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Kennett Square Cook Finishes First on Food Network Show

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A self-taught cook, Lisa Keys of Kennett Square has been entering and winning cooking contests since 1990. Perhaps she was
preparing for her first-place finish on the Mother’s Day edition of the Food Network’s Chopped competition this past May. For Keys, the win was an opportunity to celebrate the life of her 22-year-old son, William, who died suddenly in 2011. She has since launched the Good Grief Cook blog, sharing recipes and her thoughts on “life, love and the healing power of food.”

MLT: How did you prepare for Chopped?

LK: My daughter, Caitlin, and her husband brought me Chopped baskets. Before coming to visit, they’d stop at Whole Foods and buy me ingredients. They’d time me, like they do on the show. It was very helpful, I have to say, because it [addressed] that timing thing. I actually felt the Chopped ingredients were easier than the ingredients they brought me.

MLT: How long did the taping in New York last?

LK: We started at 6:30 in the morning, and because I went to the end [of the competition], I finished at about 9:30 p.m. I found the whole thing exhilarating. I would definitely do it again.

MLT: Your judges were celebrity chefs Aarón Sánchez, Alex Guarnaschelli and Chris Santos. Were they tough on you?

LK: They were all really great-—so nice and so complimentary. Even when I had my little flaws, they were so encouraging. You don’t see a lot of what they said because a lot of it gets edited out.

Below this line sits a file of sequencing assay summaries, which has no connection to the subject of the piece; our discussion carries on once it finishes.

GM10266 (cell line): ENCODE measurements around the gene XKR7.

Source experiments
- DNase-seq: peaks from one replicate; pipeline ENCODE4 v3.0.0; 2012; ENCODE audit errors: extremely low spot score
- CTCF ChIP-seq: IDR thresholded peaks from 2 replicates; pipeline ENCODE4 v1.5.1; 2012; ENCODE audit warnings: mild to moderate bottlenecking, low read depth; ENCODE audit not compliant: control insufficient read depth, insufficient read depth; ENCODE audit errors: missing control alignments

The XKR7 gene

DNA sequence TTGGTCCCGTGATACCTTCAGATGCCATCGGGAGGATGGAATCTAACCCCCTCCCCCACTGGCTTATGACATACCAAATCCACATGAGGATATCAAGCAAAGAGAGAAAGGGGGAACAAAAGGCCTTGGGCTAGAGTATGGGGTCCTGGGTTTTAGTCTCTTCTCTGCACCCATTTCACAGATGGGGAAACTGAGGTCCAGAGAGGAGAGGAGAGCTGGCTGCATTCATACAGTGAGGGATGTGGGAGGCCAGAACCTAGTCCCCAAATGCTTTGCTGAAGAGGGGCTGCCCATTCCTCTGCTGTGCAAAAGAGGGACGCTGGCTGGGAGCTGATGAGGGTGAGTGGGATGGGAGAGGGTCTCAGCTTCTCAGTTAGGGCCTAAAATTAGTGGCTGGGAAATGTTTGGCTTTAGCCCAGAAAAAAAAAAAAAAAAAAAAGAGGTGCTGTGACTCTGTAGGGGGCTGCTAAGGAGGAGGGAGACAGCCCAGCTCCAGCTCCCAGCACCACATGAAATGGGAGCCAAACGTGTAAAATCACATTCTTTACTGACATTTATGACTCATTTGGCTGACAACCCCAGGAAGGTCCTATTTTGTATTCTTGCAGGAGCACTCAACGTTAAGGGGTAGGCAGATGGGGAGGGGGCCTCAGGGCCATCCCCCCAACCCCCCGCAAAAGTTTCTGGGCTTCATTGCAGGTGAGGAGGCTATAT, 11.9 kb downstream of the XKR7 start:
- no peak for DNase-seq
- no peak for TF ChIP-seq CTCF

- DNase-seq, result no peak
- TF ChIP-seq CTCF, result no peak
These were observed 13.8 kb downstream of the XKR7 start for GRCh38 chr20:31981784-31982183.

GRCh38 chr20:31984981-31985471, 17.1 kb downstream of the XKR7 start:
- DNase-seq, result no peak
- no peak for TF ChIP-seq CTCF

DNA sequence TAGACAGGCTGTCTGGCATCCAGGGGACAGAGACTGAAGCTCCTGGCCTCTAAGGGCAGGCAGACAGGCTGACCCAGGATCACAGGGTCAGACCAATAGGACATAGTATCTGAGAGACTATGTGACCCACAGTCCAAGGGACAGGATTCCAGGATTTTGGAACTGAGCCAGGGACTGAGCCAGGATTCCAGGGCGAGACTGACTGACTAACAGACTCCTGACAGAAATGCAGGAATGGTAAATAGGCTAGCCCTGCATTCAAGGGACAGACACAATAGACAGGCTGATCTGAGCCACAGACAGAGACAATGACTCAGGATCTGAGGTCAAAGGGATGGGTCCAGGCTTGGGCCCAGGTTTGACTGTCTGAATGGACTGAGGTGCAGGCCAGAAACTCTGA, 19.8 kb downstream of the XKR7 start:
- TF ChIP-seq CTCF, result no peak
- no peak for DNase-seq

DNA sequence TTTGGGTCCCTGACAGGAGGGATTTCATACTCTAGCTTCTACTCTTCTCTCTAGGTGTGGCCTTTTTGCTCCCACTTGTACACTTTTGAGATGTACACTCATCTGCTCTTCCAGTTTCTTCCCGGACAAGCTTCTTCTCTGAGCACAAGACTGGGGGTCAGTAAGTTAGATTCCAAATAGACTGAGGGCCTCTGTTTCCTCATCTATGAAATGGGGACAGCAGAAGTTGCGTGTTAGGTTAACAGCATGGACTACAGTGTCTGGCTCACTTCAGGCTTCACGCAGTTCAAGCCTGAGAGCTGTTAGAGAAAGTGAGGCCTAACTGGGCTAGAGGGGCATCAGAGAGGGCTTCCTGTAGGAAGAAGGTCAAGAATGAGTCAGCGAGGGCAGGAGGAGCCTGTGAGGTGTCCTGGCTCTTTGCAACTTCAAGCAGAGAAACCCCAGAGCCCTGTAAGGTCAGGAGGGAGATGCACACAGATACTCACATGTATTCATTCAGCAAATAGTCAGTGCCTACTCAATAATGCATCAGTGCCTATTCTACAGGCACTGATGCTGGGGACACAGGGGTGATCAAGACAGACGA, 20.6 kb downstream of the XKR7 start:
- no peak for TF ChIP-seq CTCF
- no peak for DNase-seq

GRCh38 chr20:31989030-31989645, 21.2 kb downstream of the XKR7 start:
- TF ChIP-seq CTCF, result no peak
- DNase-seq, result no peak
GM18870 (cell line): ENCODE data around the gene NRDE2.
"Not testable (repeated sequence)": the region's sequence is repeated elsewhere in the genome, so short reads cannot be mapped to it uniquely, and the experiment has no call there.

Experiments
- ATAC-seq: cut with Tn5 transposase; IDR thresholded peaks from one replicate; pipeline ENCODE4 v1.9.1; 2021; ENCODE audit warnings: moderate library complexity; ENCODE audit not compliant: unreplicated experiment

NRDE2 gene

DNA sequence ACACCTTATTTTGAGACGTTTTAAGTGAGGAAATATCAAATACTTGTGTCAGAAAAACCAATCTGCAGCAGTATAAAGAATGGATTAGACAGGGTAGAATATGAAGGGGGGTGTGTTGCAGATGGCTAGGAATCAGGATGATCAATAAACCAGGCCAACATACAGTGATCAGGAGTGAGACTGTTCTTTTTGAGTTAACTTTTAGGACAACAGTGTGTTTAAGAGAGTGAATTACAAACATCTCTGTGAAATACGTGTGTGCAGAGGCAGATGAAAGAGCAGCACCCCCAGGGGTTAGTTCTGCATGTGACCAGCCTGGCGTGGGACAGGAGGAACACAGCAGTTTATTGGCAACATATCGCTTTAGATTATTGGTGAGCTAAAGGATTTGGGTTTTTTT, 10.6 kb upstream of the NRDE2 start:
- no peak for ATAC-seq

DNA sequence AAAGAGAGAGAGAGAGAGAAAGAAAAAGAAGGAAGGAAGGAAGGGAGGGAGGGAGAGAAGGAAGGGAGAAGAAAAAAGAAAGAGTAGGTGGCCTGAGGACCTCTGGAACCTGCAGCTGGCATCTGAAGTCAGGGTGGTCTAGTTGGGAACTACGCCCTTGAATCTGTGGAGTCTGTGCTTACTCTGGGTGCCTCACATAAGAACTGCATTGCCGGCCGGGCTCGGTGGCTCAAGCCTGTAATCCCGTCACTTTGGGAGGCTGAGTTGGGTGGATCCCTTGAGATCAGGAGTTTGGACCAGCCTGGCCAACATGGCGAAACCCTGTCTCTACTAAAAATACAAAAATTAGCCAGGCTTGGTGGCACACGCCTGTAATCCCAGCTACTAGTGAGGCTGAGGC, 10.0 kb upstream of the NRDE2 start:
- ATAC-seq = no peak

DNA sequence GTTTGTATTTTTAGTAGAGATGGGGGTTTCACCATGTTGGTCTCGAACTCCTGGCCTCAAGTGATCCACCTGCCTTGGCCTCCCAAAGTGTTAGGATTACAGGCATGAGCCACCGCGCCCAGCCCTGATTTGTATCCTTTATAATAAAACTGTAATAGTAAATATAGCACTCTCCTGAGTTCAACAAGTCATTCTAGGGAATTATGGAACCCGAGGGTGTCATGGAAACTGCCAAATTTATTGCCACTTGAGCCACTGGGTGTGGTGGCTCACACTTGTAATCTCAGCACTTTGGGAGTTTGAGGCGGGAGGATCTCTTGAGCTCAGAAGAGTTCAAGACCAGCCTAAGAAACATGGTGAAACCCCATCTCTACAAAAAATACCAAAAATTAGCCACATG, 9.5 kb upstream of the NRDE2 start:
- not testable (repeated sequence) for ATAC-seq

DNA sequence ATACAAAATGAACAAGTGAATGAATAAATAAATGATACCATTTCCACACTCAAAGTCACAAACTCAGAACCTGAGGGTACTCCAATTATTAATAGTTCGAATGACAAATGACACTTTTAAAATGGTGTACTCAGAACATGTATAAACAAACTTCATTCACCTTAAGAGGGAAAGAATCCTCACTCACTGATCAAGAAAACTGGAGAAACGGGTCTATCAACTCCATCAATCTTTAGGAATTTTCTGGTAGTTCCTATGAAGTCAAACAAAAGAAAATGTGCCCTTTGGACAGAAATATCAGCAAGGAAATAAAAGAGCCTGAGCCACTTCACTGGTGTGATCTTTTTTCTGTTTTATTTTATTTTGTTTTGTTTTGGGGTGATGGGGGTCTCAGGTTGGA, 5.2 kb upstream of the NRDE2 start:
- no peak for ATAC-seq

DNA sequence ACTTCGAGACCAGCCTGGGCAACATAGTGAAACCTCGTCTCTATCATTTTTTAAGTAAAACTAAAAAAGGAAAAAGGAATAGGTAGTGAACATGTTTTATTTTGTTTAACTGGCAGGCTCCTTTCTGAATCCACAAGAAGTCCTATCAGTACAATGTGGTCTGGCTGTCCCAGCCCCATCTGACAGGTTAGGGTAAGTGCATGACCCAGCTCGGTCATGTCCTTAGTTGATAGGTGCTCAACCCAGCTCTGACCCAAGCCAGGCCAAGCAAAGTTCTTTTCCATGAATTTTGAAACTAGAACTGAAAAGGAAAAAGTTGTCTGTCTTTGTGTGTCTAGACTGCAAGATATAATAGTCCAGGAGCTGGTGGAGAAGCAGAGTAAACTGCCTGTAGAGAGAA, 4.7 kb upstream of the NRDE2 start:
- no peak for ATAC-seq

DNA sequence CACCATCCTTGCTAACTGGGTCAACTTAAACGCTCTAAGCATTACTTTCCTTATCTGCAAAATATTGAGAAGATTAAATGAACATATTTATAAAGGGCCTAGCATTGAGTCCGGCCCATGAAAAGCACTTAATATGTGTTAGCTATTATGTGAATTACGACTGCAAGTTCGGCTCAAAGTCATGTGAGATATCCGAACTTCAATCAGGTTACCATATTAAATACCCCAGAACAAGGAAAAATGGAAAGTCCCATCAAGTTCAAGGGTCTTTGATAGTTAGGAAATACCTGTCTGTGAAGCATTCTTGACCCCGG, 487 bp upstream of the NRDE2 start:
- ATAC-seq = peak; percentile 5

MLT: Did any of the ingredients in the baskets stump you?

LK: The plantains threw me. I’d never worked with green plantains. I had no idea how to get the peel off. And I didn’t know plantains are poisonous if you don’t fully cook them.

MLT: What went through your mind when you saw the ingredients you had to work with?

LK: For me, food is all about balance. When I looked at those ingredients, I thought, ‘OK, which is the salty, which is the sweet, which is the crunchy, which is the creamy?’ It doesn’t really matter what they taste like-—just that they’re salty or crunchy. Then you know what to do with those kinds of things. So I didn’t look at it as sweet rice cereal; I looked at it as something crunchy. And, yes, I knew it was very sweet, so I knew I had to temper that. I just used a little bit of the cereal and a lot of panko [on the fish]. 

MLT: Did you find it difficult to make up a recipe on the spot?

LK: No. I don’t usually cook anything from a cookbook. I found that either the recipes weren’t well tested or my oven is different than [that of] whoever created this recipe. You have to really learn how to adjust and tweak to your liking.

MLT: Why did you start writing your Good Grief Cook blog?

LK: I thought about doing a blog for a long time, but I just wasn’t ready, I guess. My whole life mostly has been very private. [The blog] is about me not wanting to forget William. After doing Chopped, it was a huge part of my grief journey. I think part of getting through it is trying to figure out ways to celebrate your kid. 

Visit www.goodgriefcook.com.